However, other immunotherapies have been reviewed by the Center for Drug Evaluation & Research’s Office of Hematology & Oncology Products. And that, Galson says, raises two issues: One, it would be most preferable for oncologists – currently housed in CDER – to review oncology products. Not only do oncologists have the expertise required to balance the benefits and risks of a single application, they can also weigh that individual product against the spectrum of available treatments. That alone, Galson said, would argue for a “Centers of Excellence” model.
Looking further down the road, as Amgen explores the potential for improved efficacy with Imlygic in combination with other immunotherapies, it is unclear whether review teams from two different Centers would review a combination product.
That issue is likely to become more pressing as cell based therapies like CAR-Ts and eventually gene therapies or gene-editing approaches mature to the application stage.
Decisions ‘Have To Be Made By One Person’
Galson stressed the importance of FDA speaking with one voice: “The decisions that are most complicated have to be made by one person. You can’t have two people making one decision – it’s a formula for inefficiency.”
Galson was quick to acknowledge that FDA is already taking steps to address coordination across centers, and that the agency is well aware that sponsors face differences in communication and regulatory policy when Centers work together on the review of a combination product. Most recently, an internal assessment (PDF) of FDA’s inter-Center consultations identified key areas where the review system for combination products could be streamlined, many of which have been addressed (“FDA’s Combo Product Consultations To Be Streamlined” — “The Pink Sheet” DAILY, Oct. 15, 2015).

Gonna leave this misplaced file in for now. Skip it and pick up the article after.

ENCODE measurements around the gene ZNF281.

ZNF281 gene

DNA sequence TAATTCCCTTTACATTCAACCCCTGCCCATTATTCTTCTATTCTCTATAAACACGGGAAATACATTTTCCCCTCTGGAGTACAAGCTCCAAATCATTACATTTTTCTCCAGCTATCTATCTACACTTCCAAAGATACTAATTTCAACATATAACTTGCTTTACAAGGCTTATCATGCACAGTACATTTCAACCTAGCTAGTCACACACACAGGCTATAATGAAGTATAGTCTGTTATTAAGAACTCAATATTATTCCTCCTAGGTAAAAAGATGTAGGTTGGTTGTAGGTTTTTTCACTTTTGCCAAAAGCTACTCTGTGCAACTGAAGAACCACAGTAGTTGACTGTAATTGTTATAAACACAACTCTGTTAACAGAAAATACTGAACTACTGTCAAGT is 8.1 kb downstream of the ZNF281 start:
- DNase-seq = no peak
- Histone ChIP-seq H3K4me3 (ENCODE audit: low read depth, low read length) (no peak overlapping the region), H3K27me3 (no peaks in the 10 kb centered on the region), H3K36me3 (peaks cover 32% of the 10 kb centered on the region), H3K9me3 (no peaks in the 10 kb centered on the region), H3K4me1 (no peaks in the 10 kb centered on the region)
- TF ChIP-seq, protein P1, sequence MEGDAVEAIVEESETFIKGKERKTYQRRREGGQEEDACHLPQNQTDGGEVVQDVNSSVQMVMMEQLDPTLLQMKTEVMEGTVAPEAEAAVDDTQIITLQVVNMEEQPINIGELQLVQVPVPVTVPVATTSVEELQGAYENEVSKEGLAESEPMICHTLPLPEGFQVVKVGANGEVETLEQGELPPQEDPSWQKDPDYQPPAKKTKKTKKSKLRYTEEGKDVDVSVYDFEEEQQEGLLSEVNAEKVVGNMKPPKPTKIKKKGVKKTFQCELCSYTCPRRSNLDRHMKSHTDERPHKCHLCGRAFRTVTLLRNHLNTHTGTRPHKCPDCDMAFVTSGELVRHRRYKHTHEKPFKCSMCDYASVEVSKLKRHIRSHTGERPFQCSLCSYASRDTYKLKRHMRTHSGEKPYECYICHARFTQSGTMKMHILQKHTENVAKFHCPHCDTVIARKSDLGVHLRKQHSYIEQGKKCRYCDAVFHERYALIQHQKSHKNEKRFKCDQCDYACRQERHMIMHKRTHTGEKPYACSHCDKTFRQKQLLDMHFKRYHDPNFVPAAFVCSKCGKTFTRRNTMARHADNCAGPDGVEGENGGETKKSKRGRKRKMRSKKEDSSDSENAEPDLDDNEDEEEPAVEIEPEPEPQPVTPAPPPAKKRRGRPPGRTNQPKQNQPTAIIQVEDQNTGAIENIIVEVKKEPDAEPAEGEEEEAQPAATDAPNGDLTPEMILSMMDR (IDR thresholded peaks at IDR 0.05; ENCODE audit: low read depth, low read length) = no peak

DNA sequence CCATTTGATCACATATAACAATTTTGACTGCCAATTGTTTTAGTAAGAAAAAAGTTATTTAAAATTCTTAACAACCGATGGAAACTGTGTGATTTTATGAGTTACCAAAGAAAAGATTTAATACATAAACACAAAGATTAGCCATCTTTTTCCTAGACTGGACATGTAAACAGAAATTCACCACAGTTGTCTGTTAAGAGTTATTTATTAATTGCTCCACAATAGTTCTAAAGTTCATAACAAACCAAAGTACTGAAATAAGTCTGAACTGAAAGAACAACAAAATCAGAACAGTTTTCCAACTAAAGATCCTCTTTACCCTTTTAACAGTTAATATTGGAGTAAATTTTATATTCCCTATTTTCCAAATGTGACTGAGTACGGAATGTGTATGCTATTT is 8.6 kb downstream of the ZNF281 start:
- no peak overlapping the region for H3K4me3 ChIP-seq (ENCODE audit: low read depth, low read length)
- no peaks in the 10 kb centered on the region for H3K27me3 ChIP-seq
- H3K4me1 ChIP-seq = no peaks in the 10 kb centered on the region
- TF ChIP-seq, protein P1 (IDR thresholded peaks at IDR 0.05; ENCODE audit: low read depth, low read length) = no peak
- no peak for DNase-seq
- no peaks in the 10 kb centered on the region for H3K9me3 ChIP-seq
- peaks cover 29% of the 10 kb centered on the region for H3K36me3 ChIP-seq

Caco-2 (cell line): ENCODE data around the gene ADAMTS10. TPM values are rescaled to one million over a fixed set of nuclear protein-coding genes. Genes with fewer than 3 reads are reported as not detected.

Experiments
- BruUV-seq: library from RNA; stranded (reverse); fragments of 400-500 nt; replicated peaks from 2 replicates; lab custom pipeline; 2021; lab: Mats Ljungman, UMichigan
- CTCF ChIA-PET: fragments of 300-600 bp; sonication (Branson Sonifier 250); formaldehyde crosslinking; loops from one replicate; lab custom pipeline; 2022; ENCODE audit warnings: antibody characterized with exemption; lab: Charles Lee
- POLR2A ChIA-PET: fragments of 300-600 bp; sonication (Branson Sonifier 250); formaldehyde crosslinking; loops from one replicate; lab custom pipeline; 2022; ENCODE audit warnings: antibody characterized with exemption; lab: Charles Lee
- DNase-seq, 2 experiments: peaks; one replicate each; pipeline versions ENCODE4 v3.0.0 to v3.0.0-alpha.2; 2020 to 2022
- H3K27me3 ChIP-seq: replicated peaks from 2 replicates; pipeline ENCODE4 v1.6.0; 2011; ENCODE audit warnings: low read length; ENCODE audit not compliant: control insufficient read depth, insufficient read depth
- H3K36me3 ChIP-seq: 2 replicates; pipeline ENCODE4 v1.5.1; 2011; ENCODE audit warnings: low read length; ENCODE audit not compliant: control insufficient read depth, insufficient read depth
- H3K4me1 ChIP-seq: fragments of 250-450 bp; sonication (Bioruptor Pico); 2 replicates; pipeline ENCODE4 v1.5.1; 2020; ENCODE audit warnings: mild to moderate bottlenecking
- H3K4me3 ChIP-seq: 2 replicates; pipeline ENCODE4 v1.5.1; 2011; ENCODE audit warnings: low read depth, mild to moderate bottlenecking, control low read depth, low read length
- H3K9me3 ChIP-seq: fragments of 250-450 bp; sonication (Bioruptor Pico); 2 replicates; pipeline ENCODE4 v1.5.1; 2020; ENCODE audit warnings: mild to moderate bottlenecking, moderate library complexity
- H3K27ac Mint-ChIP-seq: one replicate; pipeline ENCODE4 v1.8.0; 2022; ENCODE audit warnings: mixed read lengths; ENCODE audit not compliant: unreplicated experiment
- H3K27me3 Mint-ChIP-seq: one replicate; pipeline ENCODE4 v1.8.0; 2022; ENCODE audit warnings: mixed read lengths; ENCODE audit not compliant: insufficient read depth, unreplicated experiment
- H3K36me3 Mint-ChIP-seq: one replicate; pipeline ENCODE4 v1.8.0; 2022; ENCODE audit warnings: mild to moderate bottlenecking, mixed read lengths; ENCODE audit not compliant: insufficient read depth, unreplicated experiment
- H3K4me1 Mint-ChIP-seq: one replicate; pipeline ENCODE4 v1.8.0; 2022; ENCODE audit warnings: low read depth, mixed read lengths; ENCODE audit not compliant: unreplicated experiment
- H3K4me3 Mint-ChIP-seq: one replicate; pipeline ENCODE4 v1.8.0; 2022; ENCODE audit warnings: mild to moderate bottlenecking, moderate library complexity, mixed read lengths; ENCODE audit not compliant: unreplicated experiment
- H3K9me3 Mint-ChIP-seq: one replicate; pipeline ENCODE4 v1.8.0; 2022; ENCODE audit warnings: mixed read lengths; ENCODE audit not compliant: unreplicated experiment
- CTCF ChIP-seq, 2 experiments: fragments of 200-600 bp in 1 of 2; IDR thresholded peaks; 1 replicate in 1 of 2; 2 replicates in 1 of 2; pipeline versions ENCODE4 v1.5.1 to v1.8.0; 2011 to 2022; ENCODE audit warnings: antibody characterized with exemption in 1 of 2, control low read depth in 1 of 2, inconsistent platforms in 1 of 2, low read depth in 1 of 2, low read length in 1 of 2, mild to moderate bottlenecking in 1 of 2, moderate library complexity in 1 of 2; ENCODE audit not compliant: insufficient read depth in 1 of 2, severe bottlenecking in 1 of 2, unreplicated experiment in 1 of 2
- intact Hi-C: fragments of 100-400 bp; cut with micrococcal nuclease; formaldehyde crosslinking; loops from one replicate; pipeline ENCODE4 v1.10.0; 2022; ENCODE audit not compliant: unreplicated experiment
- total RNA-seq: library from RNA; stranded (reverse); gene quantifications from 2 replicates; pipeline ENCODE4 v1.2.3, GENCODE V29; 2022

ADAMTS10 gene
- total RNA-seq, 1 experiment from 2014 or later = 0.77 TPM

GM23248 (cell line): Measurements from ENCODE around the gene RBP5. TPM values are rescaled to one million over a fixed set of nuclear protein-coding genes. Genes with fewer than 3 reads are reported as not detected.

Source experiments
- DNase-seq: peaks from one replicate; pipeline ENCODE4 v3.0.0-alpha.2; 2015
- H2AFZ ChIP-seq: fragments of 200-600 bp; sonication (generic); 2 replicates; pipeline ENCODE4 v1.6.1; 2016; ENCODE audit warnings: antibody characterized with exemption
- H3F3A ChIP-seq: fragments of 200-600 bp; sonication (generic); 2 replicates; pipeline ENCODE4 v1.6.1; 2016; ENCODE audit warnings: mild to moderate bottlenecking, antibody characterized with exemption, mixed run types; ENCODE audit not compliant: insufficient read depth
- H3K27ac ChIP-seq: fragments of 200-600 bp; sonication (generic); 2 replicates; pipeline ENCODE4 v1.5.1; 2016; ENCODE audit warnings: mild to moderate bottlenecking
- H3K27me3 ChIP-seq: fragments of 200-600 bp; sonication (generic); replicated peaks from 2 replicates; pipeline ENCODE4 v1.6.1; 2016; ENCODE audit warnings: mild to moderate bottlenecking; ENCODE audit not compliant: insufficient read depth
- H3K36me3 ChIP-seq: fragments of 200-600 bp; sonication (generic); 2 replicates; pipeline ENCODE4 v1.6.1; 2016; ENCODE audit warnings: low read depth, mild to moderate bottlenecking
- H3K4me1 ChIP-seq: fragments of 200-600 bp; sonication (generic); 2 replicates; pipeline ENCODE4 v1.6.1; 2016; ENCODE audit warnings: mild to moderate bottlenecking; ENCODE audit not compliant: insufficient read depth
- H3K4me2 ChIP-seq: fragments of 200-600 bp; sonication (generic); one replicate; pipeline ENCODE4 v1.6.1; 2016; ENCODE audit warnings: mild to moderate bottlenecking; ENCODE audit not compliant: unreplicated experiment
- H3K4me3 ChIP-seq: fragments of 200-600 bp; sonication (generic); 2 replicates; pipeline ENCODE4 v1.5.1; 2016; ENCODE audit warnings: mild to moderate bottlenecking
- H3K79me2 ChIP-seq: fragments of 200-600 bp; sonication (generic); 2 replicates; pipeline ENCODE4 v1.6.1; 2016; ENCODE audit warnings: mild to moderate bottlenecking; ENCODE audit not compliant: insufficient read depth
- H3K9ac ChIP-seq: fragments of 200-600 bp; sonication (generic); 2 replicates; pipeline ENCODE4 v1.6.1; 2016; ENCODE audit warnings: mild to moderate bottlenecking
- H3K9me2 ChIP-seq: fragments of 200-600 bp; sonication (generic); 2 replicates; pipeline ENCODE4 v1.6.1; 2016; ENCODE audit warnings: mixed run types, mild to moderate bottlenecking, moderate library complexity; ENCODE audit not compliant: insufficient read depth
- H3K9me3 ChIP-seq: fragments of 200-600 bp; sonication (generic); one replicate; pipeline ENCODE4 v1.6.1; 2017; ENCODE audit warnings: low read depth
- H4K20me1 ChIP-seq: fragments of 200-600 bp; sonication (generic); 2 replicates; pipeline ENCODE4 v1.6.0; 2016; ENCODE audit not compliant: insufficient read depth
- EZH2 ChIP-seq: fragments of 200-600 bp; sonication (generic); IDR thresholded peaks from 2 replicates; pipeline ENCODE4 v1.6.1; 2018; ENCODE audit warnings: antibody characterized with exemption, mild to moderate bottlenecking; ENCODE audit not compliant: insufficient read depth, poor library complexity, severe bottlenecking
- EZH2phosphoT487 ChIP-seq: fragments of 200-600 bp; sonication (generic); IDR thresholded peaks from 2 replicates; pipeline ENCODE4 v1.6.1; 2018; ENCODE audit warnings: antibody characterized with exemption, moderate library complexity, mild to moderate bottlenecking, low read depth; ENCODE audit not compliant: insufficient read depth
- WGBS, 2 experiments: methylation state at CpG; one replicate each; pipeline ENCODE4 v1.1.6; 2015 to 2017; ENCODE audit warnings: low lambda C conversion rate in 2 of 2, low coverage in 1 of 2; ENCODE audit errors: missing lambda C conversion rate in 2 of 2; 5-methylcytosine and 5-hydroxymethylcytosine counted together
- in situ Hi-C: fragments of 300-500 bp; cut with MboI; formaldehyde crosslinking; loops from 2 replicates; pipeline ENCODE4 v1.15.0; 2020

In many ways, a restructuring would clean up the missing pieces from the CDER/CBER merger from 2004, when regulatory oversight of therapeutic biologics moved into the Center for Drugs. Products like monoclonal antibodies, which were the rage a decade ago, were included in the transfer, but cancer vaccines and gene therapies – which seemed like science fiction but are now hot new areas for R&D – were left in CBER.
Career FDA officials (at least in the drug center) appear to be generally supportive of moving forward with some form of consolidated review model – though there are likely to be differences of opinion within the agency on what a new structure would look like and how far-reaching it would be.
Panelists at the briefing discussed a range of options that could be implemented:
- Encouraging more informal conversations between the Centers;
- Creating a formal process for the development and review of combination products
- Greater use of Commissioner-led initiatives like the Biosimilars Implementation Commission, or
- More significant bricks and mortar restructuring that would move offices and staff
While FOCR is interested in helping to shape the discussion around what that new organizational structure would look like, Founder and Executive Director Ellen Sigal, PhD, made it clear she would like more than a promise for better communication between Centers. “This integration has to be real. It can’t be ‘let’s all be friends and talk.’ At some point it has to have some teeth to it. It has to be thoughtful, and it has to be done in a way that is real.”